I have one rule in life regarding sex and my job.
(Actually I have more than one, but they are minor rules, eg. limiting heavy sex sessions to the weekend to prevent exhaustion on set the next day; being more sexually graphic than my male colleagues so they know I won’t take any shit from them; and never getting caught wanking in the toilets).
The main rule I abide by though, is this: never fuck actors. Simple.
But why not fuck actors? Surely given the opportunity, one would jump at the chance to shag someone talented/famous/handsome, right? Not me: they are nothing but trouble.
Over the years whilst I’ve been on set, I have been approached by various actors trying to get in my knickers. From
I have absolutely no interest in shagging someone as superficial as an actor; regardless of how talented they might be on screen, they will undoubtedly also be shallow, narcissistic and full of self-loathing – not qualities I admire. I know this, not just because I have met so many actors over the years, but also because for a brief period I trained as one myself, so I can speak from (introspective) experience.
To get up on a stage or film set and be able to switch off the world, whilst also project realistic emotion and thought, requires skill and deftness in being artificial; an ability to convince others of sincerity is, after all, what makes an actor’s performance believable. But it is all superficial and every actor I have met carries this falsity in the interactions they have off-screen as well as on.
It’s not surprising they relate like this; aside from exposing themselves - quite literally - in their performances, they are also surrounded by unreal adoration from people who think they are special and different to the rest of us, making the actor lose touch with reality in the process. I am always mystified why people seem to find those that are famous, interesting: people lap up the magazines and newspapers that have cover stories about some celebrity and which latest lover/diet/tragedy is occupying their life. It just bores me.
It seems that these days, people are celebrated for just being famous, rather than for having a particular skill. I can understand being acknowledged because of what you do for a living: it fits that Nelson Mandela is known across the world – and rightly so. But being famous for being an actor, I do not understand; talented though they may be, invariably they are all arseholes – and often more so than the rest of us.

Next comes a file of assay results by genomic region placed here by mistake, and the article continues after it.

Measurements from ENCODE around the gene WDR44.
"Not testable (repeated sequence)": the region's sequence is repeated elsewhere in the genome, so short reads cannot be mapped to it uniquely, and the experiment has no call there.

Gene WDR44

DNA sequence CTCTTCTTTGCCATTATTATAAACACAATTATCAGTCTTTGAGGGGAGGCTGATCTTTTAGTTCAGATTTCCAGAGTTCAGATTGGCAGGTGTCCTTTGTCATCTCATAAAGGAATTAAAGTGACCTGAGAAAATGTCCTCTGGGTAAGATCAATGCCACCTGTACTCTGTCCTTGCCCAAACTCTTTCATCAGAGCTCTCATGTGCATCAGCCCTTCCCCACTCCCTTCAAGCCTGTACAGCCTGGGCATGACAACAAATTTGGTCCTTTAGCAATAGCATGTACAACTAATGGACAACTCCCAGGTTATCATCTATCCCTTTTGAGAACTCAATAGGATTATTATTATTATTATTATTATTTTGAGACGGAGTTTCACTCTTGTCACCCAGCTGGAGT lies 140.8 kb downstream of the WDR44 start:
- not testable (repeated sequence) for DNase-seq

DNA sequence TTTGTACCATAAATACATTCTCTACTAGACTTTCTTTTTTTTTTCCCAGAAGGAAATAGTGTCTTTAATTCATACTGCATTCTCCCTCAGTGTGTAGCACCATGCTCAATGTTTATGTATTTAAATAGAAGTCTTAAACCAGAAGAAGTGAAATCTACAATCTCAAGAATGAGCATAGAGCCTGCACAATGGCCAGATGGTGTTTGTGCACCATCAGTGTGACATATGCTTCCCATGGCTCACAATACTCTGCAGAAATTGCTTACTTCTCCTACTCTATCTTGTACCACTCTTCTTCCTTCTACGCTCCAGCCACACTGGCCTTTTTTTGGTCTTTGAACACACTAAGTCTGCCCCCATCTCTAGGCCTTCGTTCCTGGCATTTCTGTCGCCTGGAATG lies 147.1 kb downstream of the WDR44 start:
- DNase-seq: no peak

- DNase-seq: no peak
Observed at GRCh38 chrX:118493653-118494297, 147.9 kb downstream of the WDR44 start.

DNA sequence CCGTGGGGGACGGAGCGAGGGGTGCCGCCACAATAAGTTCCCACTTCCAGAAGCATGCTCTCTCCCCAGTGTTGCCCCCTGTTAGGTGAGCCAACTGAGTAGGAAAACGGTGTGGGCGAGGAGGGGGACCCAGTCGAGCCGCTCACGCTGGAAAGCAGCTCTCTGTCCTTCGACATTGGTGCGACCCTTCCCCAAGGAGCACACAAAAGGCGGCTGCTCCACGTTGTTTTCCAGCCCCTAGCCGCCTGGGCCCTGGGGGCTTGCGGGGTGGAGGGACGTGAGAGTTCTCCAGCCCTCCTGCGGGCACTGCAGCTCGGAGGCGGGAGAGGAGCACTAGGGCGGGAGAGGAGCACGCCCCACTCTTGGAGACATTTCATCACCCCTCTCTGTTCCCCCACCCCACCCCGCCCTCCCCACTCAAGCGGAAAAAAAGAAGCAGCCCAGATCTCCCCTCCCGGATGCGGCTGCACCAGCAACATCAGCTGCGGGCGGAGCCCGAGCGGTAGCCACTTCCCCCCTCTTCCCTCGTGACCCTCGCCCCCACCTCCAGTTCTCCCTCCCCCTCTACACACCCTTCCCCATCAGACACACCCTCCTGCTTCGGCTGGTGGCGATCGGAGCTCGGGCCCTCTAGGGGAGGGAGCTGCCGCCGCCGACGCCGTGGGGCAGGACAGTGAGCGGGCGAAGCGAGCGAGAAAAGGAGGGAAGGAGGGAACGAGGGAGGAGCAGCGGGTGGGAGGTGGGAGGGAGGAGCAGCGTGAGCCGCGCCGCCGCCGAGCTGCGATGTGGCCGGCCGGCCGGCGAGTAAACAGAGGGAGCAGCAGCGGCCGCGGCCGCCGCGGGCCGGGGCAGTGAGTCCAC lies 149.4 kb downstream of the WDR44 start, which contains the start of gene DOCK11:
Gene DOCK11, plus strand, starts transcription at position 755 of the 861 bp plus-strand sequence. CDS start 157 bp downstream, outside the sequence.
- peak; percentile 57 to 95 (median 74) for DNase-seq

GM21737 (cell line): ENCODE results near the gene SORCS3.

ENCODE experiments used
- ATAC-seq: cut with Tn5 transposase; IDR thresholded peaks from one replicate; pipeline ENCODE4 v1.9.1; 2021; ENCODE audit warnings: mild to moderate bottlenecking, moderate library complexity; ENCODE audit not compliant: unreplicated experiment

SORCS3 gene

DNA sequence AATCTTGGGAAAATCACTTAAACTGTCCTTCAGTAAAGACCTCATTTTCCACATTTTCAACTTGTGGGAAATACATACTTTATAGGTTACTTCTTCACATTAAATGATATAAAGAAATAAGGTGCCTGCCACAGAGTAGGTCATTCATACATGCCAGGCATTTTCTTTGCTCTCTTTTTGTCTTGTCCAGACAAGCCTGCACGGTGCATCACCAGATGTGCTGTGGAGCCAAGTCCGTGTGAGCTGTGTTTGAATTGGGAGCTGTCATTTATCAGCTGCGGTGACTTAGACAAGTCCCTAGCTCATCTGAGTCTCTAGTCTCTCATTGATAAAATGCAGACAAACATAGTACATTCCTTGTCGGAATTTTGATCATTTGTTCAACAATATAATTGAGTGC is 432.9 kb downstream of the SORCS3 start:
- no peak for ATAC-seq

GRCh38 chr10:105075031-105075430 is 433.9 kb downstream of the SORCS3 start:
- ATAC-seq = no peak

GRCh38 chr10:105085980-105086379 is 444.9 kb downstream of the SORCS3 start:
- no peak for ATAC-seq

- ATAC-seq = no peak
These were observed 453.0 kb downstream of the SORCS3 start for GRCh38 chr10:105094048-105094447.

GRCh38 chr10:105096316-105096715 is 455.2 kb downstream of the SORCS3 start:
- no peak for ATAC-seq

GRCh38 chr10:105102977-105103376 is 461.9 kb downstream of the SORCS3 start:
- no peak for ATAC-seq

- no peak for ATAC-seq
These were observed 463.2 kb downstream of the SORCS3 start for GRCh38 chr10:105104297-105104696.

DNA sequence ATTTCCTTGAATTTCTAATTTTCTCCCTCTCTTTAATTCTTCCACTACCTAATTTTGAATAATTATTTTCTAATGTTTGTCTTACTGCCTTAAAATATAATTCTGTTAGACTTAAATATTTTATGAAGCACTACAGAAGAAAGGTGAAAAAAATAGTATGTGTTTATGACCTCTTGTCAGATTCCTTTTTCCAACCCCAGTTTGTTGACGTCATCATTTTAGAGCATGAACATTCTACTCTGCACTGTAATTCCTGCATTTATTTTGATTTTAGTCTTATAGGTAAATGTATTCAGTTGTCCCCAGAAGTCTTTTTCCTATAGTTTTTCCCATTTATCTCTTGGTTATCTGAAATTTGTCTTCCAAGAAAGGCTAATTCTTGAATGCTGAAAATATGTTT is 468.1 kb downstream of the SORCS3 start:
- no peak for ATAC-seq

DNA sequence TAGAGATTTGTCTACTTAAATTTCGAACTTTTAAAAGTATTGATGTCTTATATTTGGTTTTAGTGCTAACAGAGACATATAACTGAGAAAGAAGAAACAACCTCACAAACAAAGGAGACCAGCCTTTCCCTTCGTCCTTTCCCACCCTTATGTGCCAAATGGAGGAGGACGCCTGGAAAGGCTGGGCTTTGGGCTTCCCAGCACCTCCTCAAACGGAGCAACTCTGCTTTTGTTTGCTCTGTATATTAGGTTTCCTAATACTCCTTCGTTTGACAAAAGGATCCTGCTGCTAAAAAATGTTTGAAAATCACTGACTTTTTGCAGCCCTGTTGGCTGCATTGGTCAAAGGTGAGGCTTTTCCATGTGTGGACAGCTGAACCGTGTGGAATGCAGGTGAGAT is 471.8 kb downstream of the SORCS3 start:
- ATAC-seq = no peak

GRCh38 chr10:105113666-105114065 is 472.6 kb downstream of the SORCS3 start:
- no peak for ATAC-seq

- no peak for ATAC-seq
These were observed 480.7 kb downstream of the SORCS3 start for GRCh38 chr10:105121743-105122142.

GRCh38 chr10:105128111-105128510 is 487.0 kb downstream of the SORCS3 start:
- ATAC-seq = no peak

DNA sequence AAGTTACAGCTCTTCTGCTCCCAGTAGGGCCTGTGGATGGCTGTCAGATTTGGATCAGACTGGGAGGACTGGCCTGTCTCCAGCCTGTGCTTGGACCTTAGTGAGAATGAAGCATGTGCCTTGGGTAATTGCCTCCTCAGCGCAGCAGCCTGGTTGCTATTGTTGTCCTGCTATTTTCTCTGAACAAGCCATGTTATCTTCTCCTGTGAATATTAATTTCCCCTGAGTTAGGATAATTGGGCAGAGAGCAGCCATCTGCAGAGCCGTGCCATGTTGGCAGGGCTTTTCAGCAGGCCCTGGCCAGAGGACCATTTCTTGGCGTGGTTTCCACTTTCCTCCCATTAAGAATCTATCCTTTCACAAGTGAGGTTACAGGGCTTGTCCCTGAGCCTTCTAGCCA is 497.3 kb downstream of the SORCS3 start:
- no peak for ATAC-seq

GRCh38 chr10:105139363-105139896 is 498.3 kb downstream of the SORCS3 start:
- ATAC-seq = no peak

I can’t count the number of times that an actor has had a strop on set - demanding that everything be done their way, or else they’ll leave - but it is many. Even the best – most skilled – actors pull rank like this; it’s very tiresome and dull.
If I hear that an actor has been handed a cup of tea and not even given eye contact to the person bringing it to them, let alone said ‘thank you’, it makes me angry: when people can’t even project (fake) common courtesy to those around them, it turns me off. Respect and decency are not optional and should be mandatory if you’re bringing home a million-pound pay-packet and have a chauffer-driven car; others are barely covering their rent, working 18 hours a day and scared they’ll crash their car on the way home because they are so tired.
So when one of these shallow people chat me up, I don’t swoon at their feet; I don’t feel complimented that they might be interested in me; and I’m not impressed by who they are, even if they are drop-dead gorgeous. Instead I am aware of the abuse of their position: they can make an advance on any female on set with no consequence to them; the risk to the female crew-member however, is the loss of their job when the actor tires of them, such is the power of their status. I have seen this happen and don’t plan on losing my job any time soon.
With the knowledge that getting involved with an actor could cost me my career, I am able to put things into perspective: at work I may be desperately horny and attracted to an actor’s handsome physique, but with one small slip up – a moment of weakness resulting in their cock inside me – I can wave goodbye to my future. Not worth the risk I think.
Though it can be a little frustrating when I can’t find time to fiddle at work, it has to be said.